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Iran rejects Argentina's push to arrest interior minister for 1994 Jewish center bombing


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Iran lashed out at Argentina on Wednesday after the South American country sought the arrest of Iran's Interior Minister Ahmad Vahidi over his alleged involvement in the deadly 1994 bombing of a Buenos Aires Jewish community center.

Without mentioning Vahidi by name, Iran’s Foreign Ministry warned Argentina against "making baseless accusations against citizens of other countries." The warning Wednesday came a day after Argentina demanded that Pakistan act on an Interpol red notice to arrest Vahidi during an official visit to Islamabad.


Vahidi, who is wanted by Interpol, cut his government trip to Southeast Asia short, making an unexpected return to Tehran Wednesday.

There was no immediate response from Pakistani authorities.

Argentina's renewed push to hold Iran accountable for the worst such attack in its history comes as right-wing President Javier Milei reshapes foreign policy to align more closely with Iran's bitter enemy, Israel, and as tensions surge between the Mideast foes.

In an apparent reference to Israel, Iranian Foreign Ministry spokesperson Nasser Kanani urged Argentina "not to be influenced by those who are enemies of our bilateral relations."

No one has been convicted for planning or carrying out the 1994 bombing that killed 85 people and wounded over 300 others. But in recent weeks — as Iran faces increasing global isolation and sanctions — Argentina has escalated efforts to condemn Iran and its overseas militant network for its alleged involvement. Iran has repeatedly denied any connection to the attack.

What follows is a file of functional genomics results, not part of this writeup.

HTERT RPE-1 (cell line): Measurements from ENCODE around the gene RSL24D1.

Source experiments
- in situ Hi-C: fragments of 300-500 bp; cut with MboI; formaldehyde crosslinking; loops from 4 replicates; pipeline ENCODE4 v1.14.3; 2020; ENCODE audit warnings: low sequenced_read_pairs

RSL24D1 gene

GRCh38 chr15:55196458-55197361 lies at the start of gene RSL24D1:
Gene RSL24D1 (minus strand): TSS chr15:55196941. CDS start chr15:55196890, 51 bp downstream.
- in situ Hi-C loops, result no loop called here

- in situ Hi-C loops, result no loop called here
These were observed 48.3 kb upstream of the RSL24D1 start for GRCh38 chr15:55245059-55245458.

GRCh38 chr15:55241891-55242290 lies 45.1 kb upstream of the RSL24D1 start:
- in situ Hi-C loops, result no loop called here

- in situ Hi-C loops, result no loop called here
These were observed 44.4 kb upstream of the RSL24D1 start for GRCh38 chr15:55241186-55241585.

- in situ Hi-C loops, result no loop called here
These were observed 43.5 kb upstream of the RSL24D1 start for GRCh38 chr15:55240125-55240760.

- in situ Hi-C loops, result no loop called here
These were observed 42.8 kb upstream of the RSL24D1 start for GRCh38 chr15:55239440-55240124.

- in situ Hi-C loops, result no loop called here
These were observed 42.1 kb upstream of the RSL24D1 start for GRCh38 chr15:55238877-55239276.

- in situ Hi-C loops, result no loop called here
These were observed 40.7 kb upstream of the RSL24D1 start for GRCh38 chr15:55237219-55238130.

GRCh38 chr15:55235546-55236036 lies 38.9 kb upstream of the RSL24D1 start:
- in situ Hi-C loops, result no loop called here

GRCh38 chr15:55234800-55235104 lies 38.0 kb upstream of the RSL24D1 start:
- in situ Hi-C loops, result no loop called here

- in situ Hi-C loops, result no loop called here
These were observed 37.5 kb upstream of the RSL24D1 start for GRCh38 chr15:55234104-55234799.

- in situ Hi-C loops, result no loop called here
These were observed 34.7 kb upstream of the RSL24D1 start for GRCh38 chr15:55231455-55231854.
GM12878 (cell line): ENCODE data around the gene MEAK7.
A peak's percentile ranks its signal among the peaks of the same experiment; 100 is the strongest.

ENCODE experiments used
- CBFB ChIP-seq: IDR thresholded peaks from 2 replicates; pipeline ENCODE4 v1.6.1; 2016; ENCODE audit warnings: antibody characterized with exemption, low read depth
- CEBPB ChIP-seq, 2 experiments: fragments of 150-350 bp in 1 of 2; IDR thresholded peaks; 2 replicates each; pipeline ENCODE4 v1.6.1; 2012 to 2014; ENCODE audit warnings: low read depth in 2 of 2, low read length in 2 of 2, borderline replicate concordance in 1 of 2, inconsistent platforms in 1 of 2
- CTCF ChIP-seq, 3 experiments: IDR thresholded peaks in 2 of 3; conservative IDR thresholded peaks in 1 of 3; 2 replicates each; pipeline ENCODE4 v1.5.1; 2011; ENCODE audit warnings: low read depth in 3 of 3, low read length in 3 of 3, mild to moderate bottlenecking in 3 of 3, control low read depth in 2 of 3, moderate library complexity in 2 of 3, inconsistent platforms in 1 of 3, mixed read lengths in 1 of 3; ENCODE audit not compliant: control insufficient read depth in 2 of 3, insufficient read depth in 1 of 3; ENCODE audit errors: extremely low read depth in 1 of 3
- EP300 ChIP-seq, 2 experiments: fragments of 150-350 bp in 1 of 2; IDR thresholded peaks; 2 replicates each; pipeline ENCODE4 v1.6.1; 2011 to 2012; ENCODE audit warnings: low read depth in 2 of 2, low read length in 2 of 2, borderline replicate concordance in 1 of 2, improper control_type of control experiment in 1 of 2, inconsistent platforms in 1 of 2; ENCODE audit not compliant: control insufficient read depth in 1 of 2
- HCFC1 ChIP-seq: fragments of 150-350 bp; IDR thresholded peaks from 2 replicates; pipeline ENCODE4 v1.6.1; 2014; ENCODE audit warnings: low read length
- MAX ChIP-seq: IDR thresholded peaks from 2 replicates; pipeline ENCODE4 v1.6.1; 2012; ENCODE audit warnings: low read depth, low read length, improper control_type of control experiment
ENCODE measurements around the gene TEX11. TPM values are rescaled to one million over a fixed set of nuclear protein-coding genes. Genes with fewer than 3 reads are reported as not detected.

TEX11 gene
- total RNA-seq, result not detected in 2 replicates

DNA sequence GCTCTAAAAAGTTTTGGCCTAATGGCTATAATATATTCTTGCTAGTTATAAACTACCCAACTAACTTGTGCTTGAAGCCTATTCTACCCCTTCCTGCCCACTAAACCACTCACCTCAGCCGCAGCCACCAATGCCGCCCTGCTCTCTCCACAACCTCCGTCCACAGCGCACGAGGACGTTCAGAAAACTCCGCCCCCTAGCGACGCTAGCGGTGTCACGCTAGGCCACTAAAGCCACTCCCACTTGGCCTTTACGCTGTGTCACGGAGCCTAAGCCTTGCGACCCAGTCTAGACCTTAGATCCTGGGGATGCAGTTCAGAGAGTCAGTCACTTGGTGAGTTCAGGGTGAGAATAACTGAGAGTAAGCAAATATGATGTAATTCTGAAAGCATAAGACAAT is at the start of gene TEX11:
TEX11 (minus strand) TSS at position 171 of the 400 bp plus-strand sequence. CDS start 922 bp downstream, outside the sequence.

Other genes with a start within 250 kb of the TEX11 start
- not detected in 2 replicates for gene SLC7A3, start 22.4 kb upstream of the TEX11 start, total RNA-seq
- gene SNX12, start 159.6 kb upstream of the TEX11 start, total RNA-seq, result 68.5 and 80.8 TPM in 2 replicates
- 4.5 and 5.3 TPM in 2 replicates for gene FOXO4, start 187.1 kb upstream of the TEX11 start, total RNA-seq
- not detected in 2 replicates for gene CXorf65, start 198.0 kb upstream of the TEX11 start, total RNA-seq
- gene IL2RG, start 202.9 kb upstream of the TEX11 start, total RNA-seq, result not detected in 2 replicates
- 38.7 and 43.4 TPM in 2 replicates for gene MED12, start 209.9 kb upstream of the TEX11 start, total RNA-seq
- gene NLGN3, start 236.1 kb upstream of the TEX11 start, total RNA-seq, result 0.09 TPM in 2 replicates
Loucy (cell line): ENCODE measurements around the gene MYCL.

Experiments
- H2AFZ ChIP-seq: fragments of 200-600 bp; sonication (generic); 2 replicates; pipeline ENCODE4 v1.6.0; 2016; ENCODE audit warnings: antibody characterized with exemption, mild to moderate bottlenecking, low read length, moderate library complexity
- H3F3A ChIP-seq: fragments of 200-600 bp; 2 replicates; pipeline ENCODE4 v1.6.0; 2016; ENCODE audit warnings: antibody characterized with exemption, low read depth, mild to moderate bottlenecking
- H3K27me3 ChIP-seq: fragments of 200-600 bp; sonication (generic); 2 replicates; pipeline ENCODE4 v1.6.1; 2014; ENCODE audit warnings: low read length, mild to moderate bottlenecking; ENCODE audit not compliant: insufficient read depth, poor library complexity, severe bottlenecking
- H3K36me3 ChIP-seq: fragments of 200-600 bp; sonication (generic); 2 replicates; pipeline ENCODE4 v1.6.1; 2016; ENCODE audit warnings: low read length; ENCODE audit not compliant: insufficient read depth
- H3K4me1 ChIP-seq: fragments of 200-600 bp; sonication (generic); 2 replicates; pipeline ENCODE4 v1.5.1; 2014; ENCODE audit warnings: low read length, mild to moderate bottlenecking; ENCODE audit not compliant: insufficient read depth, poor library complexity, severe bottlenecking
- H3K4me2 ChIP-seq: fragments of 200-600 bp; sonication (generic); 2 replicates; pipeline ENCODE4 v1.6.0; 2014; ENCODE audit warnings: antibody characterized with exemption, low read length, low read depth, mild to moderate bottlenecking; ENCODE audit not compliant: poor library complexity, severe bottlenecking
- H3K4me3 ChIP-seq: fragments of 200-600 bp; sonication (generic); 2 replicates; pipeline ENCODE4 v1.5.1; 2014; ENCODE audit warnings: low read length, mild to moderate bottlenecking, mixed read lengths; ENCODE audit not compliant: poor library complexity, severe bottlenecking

In a move cheered by Israel, Argentina's highest criminal court this month ruled the Iranian government had plotted the 1994 attack — as well as a 1992 bombing of the Israeli Embassy in Buenos Aires that killed 29 people. Judges singled out three former Iranian officials for their involvement in the Jewish community center attack — including Minister Vahidi who at the time led the Revolutionary Guard's expeditionary Quds Force. The court also accused the Iran-backed militant Hezbollah group of executing the attack.

Earlier this week Vahidi accompanied Iranian President Ebrahim Raisi to Islamabad, where he met with his Pakistani counterpart to discuss intelligence-sharing. Although expected to continue on with Raisi’s delegation to Sri Lanka, Vahidi abruptly turned back, raising speculation that Argentina's request had complicated his international travel.

He made a surprise appearance Wednesday at a Cabinet meeting in Tehran, where he praised his trip to Pakistan in interviews with state-linked Iranian news outlets. Meanwhile, President Raisi landed in Sri Lanka.

Argentine authorities said Tuesday they had coordinated with diplomats in Pakistan and India to request Vahidi’s detention and extradition to Buenos Aires. "They continue to hold positions of power with total impunity," a government statement said. Kanani, the foreign minister spokesperson, accused Argentina of making "illegal and false requests" to defame Iran.

For years, Argentina has tried in vain to leverage Interpol red notices to press for the arrests of accused Iranian officials. The country's elusive quest for justice in the 1992 and 1994 bombings has been mired in controversy and alleged government coverups.

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